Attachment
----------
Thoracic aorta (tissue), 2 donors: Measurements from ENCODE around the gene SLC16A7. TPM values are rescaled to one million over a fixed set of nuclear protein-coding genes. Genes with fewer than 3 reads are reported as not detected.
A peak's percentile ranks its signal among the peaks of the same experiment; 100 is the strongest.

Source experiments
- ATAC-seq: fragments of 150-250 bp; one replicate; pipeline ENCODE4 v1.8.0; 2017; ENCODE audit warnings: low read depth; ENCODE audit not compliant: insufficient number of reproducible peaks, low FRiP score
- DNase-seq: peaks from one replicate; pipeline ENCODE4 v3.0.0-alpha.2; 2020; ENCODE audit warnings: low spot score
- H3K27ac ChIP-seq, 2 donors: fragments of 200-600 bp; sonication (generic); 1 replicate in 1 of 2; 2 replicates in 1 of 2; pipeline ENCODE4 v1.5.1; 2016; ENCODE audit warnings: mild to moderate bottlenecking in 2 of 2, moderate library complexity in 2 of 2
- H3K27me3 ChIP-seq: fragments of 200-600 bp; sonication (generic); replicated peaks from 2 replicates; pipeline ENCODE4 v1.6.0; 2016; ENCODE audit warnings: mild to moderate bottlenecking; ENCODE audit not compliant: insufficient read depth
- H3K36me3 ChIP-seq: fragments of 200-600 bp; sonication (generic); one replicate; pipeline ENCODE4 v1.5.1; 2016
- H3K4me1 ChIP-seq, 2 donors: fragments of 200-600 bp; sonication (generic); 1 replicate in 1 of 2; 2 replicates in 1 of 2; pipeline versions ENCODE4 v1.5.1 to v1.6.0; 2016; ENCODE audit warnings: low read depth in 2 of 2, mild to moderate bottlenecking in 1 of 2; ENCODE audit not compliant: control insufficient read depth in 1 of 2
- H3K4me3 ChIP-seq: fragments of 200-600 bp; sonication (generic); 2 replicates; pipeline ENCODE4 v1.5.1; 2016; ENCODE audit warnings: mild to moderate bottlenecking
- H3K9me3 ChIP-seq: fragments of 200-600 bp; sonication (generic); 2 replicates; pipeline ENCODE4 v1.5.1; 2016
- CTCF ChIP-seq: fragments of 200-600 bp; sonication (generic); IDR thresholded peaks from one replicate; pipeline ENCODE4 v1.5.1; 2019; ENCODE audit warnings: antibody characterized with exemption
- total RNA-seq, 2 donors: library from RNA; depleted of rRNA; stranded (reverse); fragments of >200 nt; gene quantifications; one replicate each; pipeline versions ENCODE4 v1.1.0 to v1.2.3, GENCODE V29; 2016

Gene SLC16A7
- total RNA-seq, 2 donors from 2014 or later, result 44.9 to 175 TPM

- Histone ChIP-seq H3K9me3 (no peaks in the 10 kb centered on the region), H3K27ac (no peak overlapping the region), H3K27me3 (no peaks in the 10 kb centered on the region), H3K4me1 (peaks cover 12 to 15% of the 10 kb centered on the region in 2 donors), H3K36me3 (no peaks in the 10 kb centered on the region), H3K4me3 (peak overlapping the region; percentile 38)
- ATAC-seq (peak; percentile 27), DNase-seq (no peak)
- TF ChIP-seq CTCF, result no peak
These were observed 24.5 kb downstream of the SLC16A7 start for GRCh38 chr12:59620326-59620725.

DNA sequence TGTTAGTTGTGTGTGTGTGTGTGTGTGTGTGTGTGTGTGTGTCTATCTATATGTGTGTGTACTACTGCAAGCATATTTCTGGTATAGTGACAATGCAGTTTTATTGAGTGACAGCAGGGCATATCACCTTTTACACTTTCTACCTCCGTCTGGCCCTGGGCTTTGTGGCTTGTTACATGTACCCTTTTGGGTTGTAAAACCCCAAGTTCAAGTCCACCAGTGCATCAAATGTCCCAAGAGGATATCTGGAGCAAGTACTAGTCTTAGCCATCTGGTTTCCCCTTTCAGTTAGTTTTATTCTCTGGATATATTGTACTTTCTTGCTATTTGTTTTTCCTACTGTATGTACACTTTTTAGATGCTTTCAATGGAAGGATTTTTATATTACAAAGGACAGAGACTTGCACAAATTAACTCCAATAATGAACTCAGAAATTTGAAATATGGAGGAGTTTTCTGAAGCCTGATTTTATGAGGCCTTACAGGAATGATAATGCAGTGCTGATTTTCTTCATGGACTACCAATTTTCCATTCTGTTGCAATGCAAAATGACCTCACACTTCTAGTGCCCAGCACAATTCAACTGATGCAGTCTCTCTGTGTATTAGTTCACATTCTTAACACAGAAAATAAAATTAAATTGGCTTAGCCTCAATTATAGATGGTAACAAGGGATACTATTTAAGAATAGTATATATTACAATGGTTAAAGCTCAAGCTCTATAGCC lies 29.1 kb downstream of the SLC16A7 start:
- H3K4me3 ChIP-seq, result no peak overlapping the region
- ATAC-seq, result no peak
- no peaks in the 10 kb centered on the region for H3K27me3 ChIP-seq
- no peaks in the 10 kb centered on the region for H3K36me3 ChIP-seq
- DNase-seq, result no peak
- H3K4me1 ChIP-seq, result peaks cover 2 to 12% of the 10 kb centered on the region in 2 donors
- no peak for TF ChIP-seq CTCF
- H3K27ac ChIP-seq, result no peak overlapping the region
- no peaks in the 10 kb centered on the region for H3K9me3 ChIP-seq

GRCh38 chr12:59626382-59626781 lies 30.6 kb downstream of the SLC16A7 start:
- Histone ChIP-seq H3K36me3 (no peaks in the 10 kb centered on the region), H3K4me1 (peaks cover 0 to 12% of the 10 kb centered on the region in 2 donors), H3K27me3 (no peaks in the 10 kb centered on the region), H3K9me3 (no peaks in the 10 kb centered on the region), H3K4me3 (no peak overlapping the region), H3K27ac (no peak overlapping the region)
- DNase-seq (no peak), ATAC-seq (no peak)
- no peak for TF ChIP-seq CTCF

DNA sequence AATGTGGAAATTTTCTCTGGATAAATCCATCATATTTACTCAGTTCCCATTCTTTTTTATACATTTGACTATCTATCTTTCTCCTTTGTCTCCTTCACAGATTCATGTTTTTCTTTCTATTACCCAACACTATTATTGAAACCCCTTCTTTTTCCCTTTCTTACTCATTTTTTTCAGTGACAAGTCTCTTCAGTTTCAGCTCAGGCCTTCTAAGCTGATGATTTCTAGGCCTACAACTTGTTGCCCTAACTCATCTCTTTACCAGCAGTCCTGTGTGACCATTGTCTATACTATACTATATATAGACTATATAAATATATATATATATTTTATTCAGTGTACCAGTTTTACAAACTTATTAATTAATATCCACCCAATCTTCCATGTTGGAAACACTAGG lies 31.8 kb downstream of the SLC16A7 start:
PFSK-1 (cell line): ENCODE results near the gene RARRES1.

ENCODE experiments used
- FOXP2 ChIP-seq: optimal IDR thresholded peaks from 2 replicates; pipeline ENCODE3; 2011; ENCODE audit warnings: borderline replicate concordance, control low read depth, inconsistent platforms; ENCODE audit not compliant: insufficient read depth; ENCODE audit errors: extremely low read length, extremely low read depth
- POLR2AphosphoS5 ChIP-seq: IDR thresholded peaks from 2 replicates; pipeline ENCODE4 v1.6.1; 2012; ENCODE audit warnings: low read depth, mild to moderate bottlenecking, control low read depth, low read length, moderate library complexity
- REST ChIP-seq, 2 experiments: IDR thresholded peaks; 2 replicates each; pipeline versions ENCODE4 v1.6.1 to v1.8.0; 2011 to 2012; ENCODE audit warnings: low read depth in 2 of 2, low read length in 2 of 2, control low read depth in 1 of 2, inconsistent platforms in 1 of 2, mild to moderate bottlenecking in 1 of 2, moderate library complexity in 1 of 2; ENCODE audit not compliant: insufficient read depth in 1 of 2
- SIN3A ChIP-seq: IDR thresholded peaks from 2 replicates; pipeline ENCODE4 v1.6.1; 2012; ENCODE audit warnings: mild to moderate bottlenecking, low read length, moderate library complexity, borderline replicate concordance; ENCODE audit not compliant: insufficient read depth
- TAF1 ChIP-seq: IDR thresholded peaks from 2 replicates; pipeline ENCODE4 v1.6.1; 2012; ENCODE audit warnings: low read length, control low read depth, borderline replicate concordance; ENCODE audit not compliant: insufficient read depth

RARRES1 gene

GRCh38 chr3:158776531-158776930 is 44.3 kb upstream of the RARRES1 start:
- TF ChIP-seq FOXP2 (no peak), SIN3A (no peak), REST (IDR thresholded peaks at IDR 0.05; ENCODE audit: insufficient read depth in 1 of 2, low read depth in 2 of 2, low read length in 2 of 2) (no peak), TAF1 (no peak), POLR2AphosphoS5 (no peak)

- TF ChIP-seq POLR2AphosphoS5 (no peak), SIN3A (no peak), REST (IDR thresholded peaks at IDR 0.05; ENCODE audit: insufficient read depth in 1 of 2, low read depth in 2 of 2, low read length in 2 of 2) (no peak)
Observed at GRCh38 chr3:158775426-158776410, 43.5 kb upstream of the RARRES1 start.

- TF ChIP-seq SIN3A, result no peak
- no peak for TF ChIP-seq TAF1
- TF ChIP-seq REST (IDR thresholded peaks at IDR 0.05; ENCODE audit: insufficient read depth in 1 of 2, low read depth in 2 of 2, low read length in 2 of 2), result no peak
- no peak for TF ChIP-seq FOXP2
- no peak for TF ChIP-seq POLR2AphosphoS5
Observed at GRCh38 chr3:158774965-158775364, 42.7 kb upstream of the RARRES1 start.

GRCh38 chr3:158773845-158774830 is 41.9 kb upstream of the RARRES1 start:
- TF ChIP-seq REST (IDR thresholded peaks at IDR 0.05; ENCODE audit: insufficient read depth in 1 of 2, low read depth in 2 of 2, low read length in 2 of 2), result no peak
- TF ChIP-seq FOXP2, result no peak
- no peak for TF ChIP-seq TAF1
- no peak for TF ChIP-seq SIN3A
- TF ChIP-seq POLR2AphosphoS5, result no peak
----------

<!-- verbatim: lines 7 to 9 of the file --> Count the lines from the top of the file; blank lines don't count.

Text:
- H3K27me3 ChIP-seq: fragments of 200-600 bp; sonication (generic); replicated peaks from 2 replicates; pipeline ENCODE4 v1.6.0; 2016; ENCODE audit warnings: mild to moderate bottlenecking; ENCODE audit not compliant: insufficient read depth
- H3K36me3 ChIP-seq: fragments of 200-600 bp; sonication (generic); one replicate; pipeline ENCODE4 v1.5.1; 2016
- H3K4me1 ChIP-seq, 2 donors: fragments of 200-600 bp; sonication (generic); 1 replicate in 1 of 2; 2 replicates in 1 of 2; pipeline versions ENCODE4 v1.5.1 to v1.6.0; 2016; ENCODE audit warnings: low read depth in 2 of 2, mild to moderate bottlenecking in 1 of 2; ENCODE audit not compliant: control insufficient read depth in 1 of 2